Kobe Bryant finished off his 20-season NBA career on Wednesday night in an almost unbelievable fashion.
Playing his final game, bringing end to what’s been both a miserable season for Bryant and the Lakers, Kobe went off for 60 points on 50 shots to beat the Utah Jazz.
In many ways, the game encapsulated Bryant’s career arc: he vacillated between breath-taking, physics-defying shots that electrified an adoring crowd, and moments where his body couldn’t hold up as he bricked other shots that reminded everyone watching that his time in the NBA is over. 60 points on 50 shots is, by all means, an inefficient, gunslinging performance that typifies Kobe’s career.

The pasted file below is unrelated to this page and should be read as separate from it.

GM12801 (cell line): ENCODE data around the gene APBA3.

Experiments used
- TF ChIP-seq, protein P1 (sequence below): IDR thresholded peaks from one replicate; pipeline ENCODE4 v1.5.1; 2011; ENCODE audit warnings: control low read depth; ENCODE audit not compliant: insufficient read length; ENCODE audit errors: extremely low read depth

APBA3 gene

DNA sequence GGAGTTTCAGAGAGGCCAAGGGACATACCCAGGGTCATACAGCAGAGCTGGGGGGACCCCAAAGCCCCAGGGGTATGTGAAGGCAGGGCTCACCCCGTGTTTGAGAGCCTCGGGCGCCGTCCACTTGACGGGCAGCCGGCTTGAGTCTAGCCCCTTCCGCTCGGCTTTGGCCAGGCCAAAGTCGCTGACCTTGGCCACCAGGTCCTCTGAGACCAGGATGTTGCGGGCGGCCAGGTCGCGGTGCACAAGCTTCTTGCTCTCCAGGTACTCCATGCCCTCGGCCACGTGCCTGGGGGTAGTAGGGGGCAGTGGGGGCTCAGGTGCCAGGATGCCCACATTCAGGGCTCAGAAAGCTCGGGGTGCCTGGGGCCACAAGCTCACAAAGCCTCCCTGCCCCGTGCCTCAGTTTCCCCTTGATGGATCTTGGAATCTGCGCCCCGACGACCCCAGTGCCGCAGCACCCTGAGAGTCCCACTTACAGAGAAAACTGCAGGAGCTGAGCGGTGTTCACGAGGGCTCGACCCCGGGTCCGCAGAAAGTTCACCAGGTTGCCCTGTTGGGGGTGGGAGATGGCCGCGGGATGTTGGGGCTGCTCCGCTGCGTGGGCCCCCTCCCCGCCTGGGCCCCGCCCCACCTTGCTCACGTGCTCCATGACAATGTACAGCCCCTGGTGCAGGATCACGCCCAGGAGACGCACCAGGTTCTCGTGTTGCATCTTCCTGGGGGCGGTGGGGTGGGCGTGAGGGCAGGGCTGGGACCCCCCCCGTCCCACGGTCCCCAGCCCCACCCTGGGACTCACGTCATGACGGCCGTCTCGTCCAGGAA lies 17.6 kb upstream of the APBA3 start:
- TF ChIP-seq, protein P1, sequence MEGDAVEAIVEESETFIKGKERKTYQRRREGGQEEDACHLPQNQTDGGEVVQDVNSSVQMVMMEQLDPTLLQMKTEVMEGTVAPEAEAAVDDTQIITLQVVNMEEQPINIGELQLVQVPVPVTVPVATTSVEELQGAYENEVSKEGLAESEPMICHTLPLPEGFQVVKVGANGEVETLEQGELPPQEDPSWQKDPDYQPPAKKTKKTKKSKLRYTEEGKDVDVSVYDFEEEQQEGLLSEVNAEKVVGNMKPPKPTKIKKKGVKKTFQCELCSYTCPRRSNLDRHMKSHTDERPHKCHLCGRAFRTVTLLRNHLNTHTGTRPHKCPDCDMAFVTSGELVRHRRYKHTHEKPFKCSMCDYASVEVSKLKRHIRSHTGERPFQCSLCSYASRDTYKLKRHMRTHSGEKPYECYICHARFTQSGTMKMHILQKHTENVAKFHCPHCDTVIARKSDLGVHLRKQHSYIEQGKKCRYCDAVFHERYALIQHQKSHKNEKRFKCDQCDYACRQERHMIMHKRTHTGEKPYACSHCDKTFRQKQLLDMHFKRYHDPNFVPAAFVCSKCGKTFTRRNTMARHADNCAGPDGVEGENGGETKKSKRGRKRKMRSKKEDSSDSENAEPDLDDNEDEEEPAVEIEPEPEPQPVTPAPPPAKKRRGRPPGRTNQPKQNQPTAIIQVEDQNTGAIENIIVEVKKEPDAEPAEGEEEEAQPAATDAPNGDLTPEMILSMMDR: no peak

Thus, ironically, Kobe Bryant’s final play on an NBA court ended in the best way possible — with an assist. On a night when Bryant set the season-high in the NBA for both points scored and field goals attempted, he threw an outlet pass to Jordan Clarkson for the game-sealing dunk.
Perhaps the biggest criticism of Bryant’s game throughout his career has been his lack of passing. His assist numbers don’t reflect it — rather, Kobe has piled up assist numbers because he dominated the ball. When he did pass, it was to open teammates who could finish the play. This just didn’t happen as often as some would like.
Bryant acknowledged the play after the game, saying, “What’s funny — the thing that had me cracking up all night long — the fact that I go through 20 years of everybody screaming to pass the ball, and then the last night they’re like, ‘Don’t pass it!'”
It’s only fitting that in his final game — one in which he missed 28 shots, 15 from three — Kobe launched at will, but capped off his career with a pass.